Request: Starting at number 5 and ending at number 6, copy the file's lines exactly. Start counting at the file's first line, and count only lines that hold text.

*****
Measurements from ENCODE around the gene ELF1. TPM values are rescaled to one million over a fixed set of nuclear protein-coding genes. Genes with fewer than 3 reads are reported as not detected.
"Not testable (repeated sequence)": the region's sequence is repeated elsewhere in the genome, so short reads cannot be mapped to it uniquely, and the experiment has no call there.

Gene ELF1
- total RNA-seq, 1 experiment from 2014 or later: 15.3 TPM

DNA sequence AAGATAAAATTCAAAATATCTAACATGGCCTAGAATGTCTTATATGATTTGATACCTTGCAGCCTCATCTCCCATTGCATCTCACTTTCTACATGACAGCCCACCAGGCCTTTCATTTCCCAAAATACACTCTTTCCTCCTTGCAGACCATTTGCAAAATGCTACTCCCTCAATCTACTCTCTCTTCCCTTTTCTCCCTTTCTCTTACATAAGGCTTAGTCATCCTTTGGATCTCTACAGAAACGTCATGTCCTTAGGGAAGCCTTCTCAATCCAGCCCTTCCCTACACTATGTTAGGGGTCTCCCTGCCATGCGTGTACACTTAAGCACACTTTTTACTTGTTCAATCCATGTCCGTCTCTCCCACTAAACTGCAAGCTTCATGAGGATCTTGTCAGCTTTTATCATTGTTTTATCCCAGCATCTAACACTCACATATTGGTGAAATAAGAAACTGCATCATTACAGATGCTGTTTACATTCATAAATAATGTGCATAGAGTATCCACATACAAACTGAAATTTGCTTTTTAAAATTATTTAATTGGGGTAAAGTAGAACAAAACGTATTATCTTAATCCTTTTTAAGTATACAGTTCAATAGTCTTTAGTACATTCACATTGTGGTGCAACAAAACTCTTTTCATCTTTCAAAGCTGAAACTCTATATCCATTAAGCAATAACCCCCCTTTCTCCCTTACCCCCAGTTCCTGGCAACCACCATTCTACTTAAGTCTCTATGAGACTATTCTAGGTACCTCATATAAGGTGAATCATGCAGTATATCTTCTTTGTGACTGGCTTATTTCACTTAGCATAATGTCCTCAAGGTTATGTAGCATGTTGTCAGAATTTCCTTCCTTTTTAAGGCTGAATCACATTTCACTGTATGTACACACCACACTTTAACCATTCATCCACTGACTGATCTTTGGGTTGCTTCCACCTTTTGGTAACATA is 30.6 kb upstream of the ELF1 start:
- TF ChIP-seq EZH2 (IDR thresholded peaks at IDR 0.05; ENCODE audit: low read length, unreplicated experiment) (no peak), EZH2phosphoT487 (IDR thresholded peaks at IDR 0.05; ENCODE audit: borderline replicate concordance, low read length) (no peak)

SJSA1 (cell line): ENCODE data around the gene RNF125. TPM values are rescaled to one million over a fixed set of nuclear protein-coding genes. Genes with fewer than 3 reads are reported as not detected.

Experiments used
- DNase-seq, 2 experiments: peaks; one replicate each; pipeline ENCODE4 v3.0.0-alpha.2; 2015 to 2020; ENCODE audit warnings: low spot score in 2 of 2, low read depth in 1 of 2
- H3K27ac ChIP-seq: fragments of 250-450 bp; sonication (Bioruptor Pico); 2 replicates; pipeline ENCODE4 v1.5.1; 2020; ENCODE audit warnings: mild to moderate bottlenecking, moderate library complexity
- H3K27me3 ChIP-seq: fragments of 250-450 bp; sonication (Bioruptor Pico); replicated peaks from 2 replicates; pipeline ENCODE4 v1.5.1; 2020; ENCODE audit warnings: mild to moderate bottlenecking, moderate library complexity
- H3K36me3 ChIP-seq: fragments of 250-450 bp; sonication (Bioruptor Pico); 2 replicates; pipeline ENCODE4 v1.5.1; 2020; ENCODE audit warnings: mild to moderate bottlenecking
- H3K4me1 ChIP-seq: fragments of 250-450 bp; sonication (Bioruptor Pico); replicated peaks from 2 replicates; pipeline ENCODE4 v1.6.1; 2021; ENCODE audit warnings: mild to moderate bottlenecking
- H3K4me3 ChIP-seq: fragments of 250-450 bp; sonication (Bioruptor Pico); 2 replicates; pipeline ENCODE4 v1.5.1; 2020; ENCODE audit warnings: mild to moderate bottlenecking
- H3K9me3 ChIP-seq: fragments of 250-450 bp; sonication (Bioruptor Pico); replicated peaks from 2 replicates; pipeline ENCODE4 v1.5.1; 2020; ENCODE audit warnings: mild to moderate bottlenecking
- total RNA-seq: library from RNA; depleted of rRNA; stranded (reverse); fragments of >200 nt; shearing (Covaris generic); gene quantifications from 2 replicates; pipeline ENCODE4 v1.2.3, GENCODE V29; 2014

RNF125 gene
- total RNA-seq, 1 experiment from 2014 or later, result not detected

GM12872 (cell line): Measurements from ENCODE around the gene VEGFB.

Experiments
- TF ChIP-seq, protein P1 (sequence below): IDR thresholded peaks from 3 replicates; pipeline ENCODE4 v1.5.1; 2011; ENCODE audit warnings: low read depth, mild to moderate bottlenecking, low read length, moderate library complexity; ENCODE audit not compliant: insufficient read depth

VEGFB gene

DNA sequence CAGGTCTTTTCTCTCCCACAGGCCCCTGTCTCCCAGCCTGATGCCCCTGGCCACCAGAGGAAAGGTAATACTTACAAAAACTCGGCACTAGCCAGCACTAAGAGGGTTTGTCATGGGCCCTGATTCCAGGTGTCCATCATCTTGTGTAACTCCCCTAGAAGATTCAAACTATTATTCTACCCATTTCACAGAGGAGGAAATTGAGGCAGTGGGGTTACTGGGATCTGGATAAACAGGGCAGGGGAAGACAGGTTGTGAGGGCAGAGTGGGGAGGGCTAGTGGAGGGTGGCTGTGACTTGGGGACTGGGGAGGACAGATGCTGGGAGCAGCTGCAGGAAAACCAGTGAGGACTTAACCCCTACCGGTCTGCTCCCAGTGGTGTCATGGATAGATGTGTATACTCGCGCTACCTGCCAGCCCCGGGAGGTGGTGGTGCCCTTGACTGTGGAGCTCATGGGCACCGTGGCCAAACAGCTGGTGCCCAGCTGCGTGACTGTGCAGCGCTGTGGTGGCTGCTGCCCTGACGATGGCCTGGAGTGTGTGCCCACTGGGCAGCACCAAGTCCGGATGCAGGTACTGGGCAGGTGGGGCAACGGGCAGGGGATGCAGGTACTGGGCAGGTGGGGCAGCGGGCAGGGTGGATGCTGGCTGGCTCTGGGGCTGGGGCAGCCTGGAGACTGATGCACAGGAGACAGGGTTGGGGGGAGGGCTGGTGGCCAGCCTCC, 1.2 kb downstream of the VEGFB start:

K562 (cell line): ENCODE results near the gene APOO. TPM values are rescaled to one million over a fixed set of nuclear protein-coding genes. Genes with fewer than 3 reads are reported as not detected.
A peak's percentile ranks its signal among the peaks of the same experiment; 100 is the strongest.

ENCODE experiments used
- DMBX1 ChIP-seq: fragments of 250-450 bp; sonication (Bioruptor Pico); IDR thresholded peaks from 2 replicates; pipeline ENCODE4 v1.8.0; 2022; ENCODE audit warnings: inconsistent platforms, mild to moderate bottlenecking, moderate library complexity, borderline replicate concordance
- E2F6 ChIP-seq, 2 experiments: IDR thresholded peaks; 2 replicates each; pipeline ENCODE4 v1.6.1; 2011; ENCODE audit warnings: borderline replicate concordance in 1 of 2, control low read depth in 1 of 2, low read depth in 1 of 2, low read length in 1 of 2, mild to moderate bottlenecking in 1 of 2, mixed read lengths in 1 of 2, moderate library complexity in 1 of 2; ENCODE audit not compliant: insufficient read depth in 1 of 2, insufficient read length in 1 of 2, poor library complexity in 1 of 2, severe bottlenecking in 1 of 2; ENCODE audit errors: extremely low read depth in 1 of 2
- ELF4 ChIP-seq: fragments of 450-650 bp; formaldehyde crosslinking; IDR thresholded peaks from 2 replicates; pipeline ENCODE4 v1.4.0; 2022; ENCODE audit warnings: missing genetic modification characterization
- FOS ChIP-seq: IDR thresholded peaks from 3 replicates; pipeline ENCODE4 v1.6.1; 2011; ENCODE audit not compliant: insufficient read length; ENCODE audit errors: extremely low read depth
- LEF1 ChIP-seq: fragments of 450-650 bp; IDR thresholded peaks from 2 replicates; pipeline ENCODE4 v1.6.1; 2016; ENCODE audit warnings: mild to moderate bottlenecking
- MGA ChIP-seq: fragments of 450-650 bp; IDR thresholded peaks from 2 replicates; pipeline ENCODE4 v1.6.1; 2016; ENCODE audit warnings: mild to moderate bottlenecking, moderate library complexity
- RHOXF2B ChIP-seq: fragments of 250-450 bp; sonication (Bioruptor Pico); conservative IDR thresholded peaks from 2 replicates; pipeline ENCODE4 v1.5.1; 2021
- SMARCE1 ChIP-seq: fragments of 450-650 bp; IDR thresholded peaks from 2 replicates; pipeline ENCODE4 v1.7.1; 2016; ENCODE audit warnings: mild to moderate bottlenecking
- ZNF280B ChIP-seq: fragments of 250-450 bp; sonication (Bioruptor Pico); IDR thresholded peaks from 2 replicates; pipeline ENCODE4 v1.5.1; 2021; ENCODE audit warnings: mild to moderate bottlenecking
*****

DNA sequence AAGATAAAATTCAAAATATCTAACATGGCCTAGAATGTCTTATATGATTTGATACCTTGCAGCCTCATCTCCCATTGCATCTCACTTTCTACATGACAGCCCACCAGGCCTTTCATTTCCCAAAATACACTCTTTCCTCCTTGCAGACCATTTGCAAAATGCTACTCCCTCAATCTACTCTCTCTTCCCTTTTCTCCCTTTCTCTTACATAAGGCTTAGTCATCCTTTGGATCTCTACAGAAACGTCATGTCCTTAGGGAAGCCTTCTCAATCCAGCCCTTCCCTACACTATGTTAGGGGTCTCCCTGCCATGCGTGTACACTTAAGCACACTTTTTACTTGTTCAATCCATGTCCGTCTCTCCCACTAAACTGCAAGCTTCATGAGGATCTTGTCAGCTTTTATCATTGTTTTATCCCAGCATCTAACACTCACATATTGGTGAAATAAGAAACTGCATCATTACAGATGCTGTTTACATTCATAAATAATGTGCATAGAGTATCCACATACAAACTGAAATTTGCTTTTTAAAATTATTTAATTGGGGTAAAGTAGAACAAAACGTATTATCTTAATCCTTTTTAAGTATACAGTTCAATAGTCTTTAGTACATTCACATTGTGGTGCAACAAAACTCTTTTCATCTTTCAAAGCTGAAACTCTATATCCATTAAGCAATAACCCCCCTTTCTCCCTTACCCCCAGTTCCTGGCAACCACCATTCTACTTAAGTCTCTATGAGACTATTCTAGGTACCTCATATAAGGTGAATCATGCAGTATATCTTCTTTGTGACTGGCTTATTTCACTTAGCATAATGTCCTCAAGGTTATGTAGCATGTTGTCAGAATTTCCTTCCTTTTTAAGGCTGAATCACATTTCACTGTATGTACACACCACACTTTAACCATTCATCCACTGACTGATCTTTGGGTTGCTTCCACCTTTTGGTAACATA is 30.6 kb upstream of the ELF1 start:
- TF ChIP-seq EZH2 (IDR thresholded peaks at IDR 0.05; ENCODE audit: low read length, unreplicated experiment) (no peak), EZH2phosphoT487 (IDR thresholded peaks at IDR 0.05; ENCODE audit: borderline replicate concordance, low read length) (no peak)